Voice: the main call is a loud wheezy or nasal grating aark aark given by birds on the ground in their nesting colonies. At sea they are generally silent but quiet low squeaks are sometimes heard from birds feeding in flocks.

Similar species: there are several other species of black-and-white storm petrels but they do not usually have an entirely black body and under wing. A few white-bellied storm petrels become almost or entirely black, but when they have an entirely black underside, the rump is almost or entirely black also. Distant views of birds could be confused with any of black-bellied storm petrel, New Zealand storm petrel, or white-bellied storm petrel, all of which are blackish above with a white rump, and it may not be possible to identify them.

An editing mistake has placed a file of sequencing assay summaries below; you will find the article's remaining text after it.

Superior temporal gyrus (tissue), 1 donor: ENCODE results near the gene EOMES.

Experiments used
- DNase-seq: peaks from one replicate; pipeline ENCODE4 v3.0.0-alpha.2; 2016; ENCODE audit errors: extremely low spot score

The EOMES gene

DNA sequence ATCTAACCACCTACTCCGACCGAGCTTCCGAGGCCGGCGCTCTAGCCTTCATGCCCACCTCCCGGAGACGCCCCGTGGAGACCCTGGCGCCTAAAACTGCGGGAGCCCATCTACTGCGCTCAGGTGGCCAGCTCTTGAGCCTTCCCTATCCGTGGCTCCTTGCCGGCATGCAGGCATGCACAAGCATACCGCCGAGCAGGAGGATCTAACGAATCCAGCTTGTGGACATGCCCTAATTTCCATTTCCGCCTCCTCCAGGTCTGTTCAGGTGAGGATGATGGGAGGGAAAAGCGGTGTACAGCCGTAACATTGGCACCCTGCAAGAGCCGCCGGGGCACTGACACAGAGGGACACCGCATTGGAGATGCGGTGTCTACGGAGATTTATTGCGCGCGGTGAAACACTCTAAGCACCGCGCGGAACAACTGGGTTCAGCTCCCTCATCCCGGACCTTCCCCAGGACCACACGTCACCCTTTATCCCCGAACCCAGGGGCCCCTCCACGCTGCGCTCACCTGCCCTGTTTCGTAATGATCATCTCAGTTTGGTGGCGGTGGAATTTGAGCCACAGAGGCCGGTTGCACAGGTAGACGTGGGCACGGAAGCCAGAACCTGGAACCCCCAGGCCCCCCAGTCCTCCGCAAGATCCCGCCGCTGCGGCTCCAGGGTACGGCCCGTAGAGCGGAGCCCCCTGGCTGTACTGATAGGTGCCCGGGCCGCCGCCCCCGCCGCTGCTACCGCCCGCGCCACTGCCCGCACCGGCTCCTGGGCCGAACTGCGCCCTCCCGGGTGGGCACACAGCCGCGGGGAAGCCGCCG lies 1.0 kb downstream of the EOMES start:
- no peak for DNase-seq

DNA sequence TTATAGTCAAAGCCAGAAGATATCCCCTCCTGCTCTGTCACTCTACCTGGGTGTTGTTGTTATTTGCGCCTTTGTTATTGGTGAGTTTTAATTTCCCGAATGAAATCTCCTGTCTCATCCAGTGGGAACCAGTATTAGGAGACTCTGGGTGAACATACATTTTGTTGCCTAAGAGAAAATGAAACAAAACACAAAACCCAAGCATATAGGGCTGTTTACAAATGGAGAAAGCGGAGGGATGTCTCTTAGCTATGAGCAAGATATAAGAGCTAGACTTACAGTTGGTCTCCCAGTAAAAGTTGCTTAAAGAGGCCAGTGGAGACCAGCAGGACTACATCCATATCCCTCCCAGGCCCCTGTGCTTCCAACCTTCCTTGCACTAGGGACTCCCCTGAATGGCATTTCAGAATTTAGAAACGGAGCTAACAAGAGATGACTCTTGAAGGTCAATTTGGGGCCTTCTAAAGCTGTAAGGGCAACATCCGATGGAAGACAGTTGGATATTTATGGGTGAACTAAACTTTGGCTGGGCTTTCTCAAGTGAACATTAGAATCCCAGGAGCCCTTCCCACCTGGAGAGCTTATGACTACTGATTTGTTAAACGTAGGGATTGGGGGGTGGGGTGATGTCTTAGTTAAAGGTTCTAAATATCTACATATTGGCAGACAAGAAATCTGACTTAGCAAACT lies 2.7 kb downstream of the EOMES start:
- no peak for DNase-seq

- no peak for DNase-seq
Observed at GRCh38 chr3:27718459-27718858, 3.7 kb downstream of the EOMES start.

Distribution and habitat

Wilson’s storm petrels breed around Antarctica in ice-free rocky crevices and rocky screes, and feed in open water amongst the pack ice and beyond.

Population

Wilson’s storm petrels are one of the world’s most common birds and it is thought there may be several million pairs of them around Antarctica with 128,000 pairs estimated for the Ross Sea sector.

Threats and conservation

The remote and inhospitable breeding areas probably keep the Antarctic populations safe from predators but those of subantarctic subspecies are vulnerable to rats and cats. Their greatest threats may be from climate change and pollutants.

Breeding